But Americans have trouble taking time off even when they are assigned a specific number of days. Only 38% of U.S. employees use all their allotted vacation time, says a 2010 survey of 9,000 people by travel-booking company Expedia.com; the average worker took only 14 of 18 days permitted.

And it isn’t usually managers’ fault. According to the Expedia survey, only 5% of Americans said their bosses weren’t supportive of their taking allotted time off.

Instead, many people think: “I need to have this face time. I don’t want to be the next one laid off when the company downsizes again,” says John de Graaf, executive director of Take Back Your Time, Seattle, a nonprofit that researches the effects of overwork. And because few employers cross-train workers to pick up each other’s duties, many employees dread returning from vacation to huge stacks of e-mail and unfinished work, he says.

Although Jason Evanish of Boston had unlimited vacation time at a previous employer, “it was really hard to walk away,” because staffing was so lean, he says. Even on the few vacation days he took, “you’re always kind of stressed, not only because you’ll have a tremendous amount of work when you return, but because you worry about holding back other members of the team,” says Mr. Evanish, co-founder of GreenhornConnect.com, a website for entrepreneurs.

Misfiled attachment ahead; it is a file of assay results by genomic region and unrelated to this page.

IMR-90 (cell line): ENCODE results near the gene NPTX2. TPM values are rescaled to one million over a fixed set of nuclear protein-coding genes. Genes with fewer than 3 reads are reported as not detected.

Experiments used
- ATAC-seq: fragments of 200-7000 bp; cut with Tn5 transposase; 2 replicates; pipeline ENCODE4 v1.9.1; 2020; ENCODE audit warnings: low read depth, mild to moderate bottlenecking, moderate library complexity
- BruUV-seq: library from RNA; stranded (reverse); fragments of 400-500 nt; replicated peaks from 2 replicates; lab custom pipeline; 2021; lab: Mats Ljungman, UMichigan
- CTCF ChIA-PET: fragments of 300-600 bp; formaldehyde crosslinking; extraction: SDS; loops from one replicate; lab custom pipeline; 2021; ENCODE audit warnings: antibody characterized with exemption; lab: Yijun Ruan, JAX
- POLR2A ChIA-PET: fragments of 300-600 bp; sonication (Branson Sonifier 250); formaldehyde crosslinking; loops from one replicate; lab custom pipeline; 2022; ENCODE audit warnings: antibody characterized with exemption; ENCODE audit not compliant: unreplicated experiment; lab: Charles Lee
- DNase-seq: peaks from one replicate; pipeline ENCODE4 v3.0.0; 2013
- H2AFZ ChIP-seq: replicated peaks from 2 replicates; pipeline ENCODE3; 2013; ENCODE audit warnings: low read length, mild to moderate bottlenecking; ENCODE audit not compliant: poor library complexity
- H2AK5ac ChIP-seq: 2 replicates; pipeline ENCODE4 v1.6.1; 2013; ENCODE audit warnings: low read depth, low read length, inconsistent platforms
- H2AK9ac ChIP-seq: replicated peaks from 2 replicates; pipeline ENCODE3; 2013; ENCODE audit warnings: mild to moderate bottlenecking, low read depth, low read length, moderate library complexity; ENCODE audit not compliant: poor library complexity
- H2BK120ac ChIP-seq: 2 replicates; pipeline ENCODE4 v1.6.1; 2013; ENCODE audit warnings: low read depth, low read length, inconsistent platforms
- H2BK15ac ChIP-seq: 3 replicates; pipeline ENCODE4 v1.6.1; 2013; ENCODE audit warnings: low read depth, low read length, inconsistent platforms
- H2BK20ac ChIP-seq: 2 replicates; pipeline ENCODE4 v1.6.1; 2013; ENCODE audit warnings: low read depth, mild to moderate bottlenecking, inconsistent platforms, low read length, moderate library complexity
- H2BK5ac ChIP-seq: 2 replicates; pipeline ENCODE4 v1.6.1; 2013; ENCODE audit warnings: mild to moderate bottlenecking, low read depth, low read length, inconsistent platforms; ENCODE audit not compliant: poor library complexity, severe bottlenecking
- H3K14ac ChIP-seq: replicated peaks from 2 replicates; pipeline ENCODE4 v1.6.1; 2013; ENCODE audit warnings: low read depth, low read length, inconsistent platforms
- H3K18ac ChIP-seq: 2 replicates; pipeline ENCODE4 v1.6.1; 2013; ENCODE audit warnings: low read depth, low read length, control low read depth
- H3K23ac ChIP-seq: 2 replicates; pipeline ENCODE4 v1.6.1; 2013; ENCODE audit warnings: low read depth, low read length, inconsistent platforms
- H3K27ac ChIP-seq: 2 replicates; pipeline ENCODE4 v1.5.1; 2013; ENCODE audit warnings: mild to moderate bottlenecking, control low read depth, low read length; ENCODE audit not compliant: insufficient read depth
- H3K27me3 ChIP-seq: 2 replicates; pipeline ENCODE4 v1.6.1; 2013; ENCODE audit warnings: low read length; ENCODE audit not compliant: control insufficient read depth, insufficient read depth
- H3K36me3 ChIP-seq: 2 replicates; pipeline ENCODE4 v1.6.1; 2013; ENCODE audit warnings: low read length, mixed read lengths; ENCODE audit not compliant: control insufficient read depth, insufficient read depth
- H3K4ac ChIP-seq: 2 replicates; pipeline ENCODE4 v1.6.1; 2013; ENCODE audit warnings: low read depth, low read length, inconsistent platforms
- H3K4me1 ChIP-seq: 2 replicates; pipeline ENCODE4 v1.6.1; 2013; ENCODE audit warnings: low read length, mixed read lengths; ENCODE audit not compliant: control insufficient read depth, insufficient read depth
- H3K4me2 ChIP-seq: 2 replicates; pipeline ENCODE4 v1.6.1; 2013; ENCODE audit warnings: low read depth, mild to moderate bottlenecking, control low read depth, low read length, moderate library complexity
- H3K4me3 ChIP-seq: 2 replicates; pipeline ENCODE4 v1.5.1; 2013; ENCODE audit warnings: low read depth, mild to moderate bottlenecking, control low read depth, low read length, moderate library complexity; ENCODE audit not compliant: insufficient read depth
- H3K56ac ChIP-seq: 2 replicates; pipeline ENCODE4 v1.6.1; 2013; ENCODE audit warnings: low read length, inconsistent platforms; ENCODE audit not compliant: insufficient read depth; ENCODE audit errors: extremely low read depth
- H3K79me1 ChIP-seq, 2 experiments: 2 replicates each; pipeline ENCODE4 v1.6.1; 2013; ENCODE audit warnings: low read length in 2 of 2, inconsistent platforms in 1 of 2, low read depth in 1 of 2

Ryan LLC, Dallas, a tax-services company, started open-ended vacations in 2008 as part of a move to a flexible “work anywhere, anytime” policy to lower employee turnover. What makes the approach work is setting clear, measurable performance targets and feedback, says Delta Emerson, a senior vice president. Since the policy was put in place, turnover has dropped to 6.8% in 2010 from 18.5% in 2007, Ms. Emerson says, though some employees still struggle with “giving themselves enough latitude” for vacation, she says.